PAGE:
Why Do I Love My Unbelieving Neighbor?

The title of this post is a question that I asked myself after reading the title of a “Breakpoint” message by John Stonestreet—Our Muslim Neighbors: Christ died for them, we could at least love them. The title seems to suggest that Christians ought to love unbelievers (specifically Muslims) because God loves them. The Bible clearly teaches that God sent Jesus to die for sinners as an expression of his love for sinners. And the logic of Stonestreet’s argument seems to be that if God loves unbelievers in the cross of Jesus Christ then that love of God is the reason that Christians also must love unbelievers.

The issue here is not that God loves unbelievers and sent Christ to die for them. The Bible is very clear that in his love for his people who were yet sinners, hardened unbelievers, God sent Christ to die for them. The issue here is the extent of God’s love for unbelievers that was displayed in the death of Jesus Christ. Is Jesus’ death an expression of God’s love for all sinners or only for some?

Stonestreet’s title suggests that God’s love in the cross of Jesus Christ is universal in extent—it is a love for all sinners. Stonestreet does not explicitly say in the title or in the body of his article that Jesus died for everyone. This is the inference that I am drawing from his assertion that Christians should love people because Christ died for them. In the body of the article Stonestreet speaks of the calling of Christians to “love our enemies,” to “love our neighbors as ourselves,” and to “reach out to all our neighbors (emphasis his).” If we are to love all of our neighbors, and Christ’s death for the neighbor is the basis of that love, then Christ must have died for all of our neighbors. So Stonestreet seems to find a love of God for all men in the cross of Jesus Christ as the ground that necessitates the love of Christians for their unbelieving neighbors.

The idea that Christians must love all men because God loves all men is quite prevalent in the church today. Even in many Reformed churches where the idea that Jesus died for all men is rejected, it is still popular to teach that God loves all men. In these churches they deny that God loves all men in the death of Jesus Christ, but they teach that God loves all men in the preaching of the gospel. The preaching of the gospel is a “well-meant” offer of salvation to all men in which God sincerely loves all men and desires the salvation of all men. It is commonly said this is what drives the church to do missions. Why does the church do the most loving thing it can do for sinners and preach the gospel to all men as it has opportunity? Because God loves all men. Therefore, the church must love all men and seek the salvation of all men too.  So whether it is because God loves all men in Jesus’ death, or because he loves all men in the preaching of the gospel, the conclusion is the same, the reason that Christians must love the neighbor is because God also loves the neighbor.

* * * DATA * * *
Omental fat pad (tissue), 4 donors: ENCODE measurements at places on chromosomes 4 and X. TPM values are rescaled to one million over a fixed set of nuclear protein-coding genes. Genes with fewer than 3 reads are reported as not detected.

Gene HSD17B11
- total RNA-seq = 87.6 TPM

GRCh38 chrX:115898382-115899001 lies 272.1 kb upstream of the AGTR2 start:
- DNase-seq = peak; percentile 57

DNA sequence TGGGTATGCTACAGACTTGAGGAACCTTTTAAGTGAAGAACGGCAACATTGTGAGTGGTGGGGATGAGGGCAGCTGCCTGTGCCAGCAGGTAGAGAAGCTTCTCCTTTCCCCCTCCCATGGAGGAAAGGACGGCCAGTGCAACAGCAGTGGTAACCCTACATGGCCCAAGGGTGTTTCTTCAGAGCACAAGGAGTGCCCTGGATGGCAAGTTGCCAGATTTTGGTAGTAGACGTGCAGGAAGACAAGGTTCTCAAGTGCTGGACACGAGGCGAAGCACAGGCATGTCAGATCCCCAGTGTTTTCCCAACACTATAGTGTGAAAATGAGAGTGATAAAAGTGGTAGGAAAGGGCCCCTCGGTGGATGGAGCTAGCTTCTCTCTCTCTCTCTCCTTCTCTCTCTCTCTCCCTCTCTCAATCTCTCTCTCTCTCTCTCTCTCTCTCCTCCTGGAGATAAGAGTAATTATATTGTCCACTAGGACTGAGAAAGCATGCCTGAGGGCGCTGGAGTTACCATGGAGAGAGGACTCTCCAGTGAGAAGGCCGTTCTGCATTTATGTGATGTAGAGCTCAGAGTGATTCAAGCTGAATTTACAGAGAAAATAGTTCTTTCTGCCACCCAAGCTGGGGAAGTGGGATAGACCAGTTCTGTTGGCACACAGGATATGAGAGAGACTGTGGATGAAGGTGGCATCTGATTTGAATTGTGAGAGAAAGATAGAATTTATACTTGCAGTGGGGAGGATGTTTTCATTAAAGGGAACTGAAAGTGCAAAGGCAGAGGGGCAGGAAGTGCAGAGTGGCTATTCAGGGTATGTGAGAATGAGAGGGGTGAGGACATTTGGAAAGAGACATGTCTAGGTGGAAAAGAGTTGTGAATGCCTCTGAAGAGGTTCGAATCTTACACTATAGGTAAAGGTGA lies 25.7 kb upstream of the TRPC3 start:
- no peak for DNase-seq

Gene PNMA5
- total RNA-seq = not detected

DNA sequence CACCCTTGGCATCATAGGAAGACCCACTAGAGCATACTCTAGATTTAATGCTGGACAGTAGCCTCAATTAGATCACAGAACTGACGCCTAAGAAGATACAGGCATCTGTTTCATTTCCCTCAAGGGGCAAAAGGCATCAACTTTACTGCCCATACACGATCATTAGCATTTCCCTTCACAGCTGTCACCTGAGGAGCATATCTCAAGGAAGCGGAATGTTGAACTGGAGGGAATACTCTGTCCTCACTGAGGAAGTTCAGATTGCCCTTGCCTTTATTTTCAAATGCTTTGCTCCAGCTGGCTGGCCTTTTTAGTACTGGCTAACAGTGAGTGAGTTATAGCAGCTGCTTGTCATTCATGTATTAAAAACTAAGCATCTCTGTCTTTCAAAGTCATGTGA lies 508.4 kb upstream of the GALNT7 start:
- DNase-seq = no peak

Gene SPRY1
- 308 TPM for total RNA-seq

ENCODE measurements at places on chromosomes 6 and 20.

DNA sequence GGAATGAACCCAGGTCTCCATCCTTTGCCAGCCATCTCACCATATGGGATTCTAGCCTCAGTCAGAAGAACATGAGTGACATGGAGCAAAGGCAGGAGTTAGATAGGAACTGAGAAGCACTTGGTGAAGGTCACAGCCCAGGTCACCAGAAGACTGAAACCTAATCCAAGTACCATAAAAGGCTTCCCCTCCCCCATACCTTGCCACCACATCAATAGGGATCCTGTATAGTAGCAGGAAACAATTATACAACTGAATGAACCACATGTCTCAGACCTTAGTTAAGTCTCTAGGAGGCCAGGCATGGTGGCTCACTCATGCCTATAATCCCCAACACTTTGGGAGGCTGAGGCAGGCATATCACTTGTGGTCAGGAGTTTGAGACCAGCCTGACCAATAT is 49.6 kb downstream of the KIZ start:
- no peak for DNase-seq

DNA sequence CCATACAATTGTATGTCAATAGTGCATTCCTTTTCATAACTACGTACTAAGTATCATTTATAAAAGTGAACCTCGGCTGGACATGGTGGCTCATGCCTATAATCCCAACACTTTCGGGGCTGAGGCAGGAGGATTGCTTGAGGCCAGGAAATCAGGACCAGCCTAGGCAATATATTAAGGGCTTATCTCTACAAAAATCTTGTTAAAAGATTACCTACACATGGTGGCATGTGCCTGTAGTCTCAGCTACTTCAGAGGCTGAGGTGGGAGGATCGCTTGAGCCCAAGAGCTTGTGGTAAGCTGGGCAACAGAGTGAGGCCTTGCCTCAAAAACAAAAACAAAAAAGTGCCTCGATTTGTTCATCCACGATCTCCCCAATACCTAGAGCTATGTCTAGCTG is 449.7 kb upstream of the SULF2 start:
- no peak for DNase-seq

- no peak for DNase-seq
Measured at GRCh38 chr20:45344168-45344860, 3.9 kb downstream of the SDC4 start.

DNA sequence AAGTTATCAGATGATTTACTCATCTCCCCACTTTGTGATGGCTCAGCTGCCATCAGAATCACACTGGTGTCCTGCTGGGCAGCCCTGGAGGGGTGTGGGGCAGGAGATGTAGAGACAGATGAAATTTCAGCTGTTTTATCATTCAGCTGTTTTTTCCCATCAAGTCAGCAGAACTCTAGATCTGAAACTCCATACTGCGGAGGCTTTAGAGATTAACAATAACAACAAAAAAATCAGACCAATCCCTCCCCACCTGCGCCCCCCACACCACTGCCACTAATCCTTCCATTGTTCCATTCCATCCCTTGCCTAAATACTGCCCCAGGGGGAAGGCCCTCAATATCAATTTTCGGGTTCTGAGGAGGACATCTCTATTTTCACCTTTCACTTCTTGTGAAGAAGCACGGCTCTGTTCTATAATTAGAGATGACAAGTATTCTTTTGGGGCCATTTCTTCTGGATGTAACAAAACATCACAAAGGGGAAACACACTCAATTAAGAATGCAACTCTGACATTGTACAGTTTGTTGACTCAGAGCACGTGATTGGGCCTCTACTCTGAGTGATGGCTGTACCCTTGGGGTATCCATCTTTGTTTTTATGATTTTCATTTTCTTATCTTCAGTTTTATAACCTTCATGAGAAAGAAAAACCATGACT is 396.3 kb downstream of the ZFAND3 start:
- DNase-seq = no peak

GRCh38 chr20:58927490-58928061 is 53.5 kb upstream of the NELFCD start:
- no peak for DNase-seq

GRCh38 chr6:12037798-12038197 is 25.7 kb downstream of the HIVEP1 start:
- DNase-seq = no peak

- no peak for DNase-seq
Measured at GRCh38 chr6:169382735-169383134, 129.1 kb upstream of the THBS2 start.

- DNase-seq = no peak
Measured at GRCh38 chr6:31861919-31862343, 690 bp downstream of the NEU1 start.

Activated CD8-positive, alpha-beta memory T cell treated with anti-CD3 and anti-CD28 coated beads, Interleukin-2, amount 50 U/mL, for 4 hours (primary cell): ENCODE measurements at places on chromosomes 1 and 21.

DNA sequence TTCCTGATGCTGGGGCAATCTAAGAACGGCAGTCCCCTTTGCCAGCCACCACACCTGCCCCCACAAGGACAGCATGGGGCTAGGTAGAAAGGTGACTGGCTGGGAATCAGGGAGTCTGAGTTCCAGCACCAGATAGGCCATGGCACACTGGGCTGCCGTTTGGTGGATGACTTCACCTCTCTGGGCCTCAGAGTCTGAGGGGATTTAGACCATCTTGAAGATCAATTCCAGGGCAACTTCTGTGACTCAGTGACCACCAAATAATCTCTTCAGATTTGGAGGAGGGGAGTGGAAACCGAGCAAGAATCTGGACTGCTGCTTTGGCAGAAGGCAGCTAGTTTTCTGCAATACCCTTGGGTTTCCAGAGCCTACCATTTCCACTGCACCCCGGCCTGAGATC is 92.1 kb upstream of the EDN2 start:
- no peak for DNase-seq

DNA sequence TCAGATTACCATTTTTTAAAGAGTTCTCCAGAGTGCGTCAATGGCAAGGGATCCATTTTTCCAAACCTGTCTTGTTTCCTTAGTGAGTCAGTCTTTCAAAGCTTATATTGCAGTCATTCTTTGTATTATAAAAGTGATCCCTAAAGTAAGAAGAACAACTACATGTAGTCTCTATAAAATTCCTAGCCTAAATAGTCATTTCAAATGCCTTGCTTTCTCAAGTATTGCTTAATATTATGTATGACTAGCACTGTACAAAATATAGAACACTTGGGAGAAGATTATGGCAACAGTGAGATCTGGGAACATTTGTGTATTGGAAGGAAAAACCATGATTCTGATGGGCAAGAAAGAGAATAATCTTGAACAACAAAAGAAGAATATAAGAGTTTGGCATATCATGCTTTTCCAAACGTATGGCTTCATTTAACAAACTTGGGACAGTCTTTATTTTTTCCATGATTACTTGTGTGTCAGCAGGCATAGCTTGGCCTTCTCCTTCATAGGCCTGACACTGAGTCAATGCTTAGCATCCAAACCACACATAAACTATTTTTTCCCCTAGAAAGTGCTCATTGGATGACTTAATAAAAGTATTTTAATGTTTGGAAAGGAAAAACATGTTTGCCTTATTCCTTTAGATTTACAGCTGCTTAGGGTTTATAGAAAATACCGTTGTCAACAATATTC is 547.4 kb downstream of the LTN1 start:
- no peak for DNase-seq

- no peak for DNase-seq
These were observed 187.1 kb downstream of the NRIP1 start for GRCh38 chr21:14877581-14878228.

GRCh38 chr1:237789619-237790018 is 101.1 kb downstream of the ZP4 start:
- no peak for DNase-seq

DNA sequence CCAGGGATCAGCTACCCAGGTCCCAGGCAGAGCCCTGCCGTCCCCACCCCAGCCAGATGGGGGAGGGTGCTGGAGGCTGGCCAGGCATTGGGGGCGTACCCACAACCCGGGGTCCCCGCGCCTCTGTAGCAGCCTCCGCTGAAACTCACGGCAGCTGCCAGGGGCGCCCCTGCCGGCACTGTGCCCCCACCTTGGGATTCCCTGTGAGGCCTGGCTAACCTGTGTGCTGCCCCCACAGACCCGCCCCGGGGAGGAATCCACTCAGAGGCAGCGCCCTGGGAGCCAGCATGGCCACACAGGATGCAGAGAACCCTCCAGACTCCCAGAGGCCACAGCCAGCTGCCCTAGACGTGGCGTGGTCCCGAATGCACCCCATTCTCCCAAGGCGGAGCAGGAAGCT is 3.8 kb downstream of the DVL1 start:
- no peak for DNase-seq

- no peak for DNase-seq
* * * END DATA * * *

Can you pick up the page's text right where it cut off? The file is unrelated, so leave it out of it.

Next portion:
There is no question that Christians must love their enemies, do good to all men (Matt. 5:43, Gal. 6:10). There is no question about the duty of the church to preach the gospel to all men as it has opportunity (Matt. 28:19). There is no question about the duty of the individual Christian to love and desire the salvation of his unbelieving neighbor whether he be an atheist or a Muslim.

But the calling of a Christian to love the neighbor cannot be grounded upon the love of God for all men. Christian love for the neighbor cannot be grounded upon the love of God for all men because God does not love all men. God did not love all men in the cross of Jesus Christ. Scripture teaches that Jesus died for His elect sheep alone (John 10:15). God loved only the elect in the cross of Jesus Christ. And God does not love all men in the preaching of the gospel. In the preaching of the gospel God also only loves and desires the salvation of his elect (Matt. 13:11-17, Matt. 22:14).

Scripture teaches that God’s love is powerful. It does not matter if one says that God’s love for all men is found in the cross of Christ or in the preaching, either way, if God loves everyone with his powerful love then everyone would be saved. But everyone is not saved. Which means that God’s love must be a weak love if his love is universal. There is no hint of a weak universal love of God that fails to save those who are the objects of that love in Scripture. God’s love is powerful and saving for those chosen by God in eternal election (Rom. 8:29-30).

Christ did not die for all men. God does not have love for all men. Christians then do not love their unbelieving neighbors because they know God loves them.

Oh yes, Christians must love Muslims and their other unbelieving neighbors. Why?

We will answer that question in the next post.

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